Biting is a primal form of fighting – just observe small children who happily bite others when they are not getting their way. For animals biting is the prime form of attack or defense.
Habits reduce stress, which is why we do them. Even the habits that are harmful to us, such as hair-pulling, smoking or gambling, bring with them instant relief, yet long-term guilt. This causes us greater stress, which we relieve by repeating our habit, and so the circle is perpetuated.
We may lie, cheat, procrastinate, bite our nails, battle to be punctual, snore, drink too much coffee, smoke or perform a hundred other habits.
Whilst you may feel it’s perfectly acceptable to hang onto the size 8’s in your wardrobe, (hoping that inspite of your passion for Twinkie bars and good wine, you’ll shrink from size 14’s to fit them again), it’s another matter storing every magazine you’ve ever read since 1981. (And why is that no sooner than we have thrown something away we need it?)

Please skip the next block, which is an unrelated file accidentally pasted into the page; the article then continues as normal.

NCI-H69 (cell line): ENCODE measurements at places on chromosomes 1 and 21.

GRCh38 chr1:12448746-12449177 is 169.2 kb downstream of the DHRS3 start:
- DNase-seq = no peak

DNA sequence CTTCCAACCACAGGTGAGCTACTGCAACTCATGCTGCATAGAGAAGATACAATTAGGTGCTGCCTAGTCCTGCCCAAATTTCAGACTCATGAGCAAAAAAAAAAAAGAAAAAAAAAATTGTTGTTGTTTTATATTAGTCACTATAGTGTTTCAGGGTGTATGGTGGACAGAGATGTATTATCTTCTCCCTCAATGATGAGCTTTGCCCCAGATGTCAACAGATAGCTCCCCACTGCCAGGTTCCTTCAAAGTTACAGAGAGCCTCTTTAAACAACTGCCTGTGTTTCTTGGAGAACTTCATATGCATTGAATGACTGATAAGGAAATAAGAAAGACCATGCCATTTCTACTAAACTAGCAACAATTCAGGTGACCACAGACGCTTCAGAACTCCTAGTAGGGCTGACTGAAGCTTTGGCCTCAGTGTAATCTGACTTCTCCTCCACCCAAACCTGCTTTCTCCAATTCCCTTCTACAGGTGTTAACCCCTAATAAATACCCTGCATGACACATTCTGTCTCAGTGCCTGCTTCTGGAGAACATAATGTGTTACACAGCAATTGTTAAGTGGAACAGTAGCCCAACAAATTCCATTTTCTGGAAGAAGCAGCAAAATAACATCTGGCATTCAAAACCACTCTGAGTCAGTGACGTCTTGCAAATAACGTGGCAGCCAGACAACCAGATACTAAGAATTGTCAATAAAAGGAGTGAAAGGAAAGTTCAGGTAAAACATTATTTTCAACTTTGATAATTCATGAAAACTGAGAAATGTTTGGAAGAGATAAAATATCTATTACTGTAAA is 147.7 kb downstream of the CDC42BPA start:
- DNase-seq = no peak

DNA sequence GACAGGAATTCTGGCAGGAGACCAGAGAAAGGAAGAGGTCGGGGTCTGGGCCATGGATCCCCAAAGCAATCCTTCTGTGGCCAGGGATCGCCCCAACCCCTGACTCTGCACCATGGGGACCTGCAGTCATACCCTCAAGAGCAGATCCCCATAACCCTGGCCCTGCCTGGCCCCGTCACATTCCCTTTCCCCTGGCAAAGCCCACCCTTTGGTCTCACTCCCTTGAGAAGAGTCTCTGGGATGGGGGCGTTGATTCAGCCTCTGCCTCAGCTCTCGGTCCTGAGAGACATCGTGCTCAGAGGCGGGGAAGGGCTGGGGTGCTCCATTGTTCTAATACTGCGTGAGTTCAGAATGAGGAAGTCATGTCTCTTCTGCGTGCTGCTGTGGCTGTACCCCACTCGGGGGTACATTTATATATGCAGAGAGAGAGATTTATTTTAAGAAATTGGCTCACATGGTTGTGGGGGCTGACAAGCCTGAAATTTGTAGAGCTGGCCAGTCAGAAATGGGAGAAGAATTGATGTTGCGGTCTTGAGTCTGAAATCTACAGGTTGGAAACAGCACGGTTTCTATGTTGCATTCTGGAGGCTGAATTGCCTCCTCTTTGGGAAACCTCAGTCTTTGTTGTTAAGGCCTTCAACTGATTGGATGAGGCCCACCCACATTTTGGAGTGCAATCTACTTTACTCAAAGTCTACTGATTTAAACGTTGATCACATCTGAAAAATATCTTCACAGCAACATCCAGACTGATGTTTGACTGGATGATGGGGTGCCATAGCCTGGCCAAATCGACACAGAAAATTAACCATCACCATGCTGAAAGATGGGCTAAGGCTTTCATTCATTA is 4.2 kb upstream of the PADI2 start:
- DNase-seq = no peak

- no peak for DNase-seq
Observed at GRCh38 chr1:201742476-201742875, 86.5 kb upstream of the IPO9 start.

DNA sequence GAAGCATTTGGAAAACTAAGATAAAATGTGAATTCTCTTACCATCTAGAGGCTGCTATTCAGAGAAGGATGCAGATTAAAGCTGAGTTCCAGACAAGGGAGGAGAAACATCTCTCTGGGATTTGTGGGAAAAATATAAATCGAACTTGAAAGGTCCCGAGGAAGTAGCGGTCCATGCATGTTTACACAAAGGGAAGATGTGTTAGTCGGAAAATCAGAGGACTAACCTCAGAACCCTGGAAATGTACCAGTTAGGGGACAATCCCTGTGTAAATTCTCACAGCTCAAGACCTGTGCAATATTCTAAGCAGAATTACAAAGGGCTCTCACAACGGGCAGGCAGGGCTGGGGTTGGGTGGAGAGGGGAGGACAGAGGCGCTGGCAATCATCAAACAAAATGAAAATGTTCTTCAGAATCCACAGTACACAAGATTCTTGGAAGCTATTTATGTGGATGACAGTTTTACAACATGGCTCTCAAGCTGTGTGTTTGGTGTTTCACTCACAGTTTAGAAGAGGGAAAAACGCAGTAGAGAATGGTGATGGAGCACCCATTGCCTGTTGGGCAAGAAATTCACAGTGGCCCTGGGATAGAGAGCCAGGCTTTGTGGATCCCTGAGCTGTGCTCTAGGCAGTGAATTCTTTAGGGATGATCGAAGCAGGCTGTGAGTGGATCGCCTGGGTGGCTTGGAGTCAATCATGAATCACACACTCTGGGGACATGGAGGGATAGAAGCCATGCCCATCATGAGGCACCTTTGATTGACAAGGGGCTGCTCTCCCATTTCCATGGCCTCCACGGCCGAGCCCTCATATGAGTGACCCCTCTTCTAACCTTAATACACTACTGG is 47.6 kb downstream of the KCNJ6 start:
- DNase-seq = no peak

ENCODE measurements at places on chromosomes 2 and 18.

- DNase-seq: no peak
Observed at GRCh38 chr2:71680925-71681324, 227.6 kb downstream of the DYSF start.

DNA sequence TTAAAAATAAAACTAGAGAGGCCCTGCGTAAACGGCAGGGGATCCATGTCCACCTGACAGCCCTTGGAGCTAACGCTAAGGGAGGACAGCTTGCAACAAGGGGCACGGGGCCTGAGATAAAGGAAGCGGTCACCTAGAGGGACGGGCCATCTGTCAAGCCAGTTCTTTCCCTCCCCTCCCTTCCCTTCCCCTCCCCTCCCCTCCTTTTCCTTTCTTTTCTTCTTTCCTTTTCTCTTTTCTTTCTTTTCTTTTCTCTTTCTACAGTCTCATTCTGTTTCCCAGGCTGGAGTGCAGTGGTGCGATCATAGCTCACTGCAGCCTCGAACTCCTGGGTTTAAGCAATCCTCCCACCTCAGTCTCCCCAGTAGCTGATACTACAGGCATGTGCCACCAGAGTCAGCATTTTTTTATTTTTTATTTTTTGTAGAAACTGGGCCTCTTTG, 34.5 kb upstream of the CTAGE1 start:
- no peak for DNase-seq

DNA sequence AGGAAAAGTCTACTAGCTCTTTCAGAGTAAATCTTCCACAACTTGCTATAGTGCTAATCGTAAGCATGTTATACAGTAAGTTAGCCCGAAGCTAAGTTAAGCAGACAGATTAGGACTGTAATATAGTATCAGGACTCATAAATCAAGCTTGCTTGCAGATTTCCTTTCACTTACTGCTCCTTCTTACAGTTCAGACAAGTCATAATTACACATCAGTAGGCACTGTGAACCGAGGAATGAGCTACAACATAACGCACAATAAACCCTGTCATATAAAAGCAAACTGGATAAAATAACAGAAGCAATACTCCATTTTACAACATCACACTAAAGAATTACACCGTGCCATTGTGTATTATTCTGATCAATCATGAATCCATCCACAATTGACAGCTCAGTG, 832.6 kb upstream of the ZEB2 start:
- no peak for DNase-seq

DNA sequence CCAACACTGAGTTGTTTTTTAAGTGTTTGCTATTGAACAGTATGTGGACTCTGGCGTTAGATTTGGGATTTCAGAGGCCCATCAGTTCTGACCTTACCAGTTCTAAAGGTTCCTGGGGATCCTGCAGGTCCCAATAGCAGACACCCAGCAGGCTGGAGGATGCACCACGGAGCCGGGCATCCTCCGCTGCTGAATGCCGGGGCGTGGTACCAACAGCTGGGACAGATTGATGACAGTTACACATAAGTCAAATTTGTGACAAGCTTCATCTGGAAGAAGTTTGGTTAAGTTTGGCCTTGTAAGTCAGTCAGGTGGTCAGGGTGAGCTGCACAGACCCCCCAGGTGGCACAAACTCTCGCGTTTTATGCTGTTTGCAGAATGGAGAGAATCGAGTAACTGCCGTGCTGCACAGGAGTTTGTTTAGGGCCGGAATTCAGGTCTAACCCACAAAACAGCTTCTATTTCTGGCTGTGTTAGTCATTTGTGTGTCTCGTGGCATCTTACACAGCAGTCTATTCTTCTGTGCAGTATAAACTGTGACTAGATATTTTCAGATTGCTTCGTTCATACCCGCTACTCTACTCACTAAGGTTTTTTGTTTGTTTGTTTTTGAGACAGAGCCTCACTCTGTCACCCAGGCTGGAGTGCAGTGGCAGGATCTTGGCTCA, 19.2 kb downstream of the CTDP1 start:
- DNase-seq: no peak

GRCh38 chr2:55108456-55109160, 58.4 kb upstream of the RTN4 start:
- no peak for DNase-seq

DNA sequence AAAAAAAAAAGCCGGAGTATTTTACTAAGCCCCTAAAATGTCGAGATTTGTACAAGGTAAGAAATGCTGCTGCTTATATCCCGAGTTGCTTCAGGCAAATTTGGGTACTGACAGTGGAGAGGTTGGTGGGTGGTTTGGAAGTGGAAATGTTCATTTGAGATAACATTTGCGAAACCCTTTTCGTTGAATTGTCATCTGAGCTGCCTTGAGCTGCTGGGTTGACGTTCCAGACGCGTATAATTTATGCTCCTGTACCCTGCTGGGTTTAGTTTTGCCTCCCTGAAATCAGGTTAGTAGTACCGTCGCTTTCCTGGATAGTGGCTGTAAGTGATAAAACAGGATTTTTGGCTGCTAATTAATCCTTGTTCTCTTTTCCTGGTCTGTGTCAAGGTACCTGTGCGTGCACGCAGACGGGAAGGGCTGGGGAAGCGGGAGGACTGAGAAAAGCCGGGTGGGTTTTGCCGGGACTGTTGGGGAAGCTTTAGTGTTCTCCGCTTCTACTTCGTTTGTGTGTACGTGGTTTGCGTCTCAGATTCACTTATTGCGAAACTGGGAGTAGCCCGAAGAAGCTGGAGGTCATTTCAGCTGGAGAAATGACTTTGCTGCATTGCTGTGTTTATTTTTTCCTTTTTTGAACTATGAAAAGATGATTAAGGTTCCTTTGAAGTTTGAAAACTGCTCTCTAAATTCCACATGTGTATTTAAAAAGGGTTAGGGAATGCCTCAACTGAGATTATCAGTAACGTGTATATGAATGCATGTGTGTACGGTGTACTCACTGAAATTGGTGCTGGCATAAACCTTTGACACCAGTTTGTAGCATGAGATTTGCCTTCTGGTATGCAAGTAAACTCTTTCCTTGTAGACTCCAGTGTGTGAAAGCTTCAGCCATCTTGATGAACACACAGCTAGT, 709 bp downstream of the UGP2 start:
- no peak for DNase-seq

How often do you say, “I’m fine,” when you are not?
How often do you find yourself really angry and resentful?
You’ve bitten your nails for ages. You know it’s unsightly, you’ve
tried every remedy available, but still, when you get stressed you
Many people have admitted to a wide variety of habits, from nail-biting to hair twirling, but only one person has had the courage to say “I lie.”
The idea that our emotional, mental and spiritual state has an affect on our physical health is now widely accepted.
Ever found yourself twirling your hair around your finger? Or noticed a colleague playing with their hair?
Ever woken up and felt your jaw to be sore, had a dull headache or earache that disappears as the day wears on, had facial pain or sensitive teeth?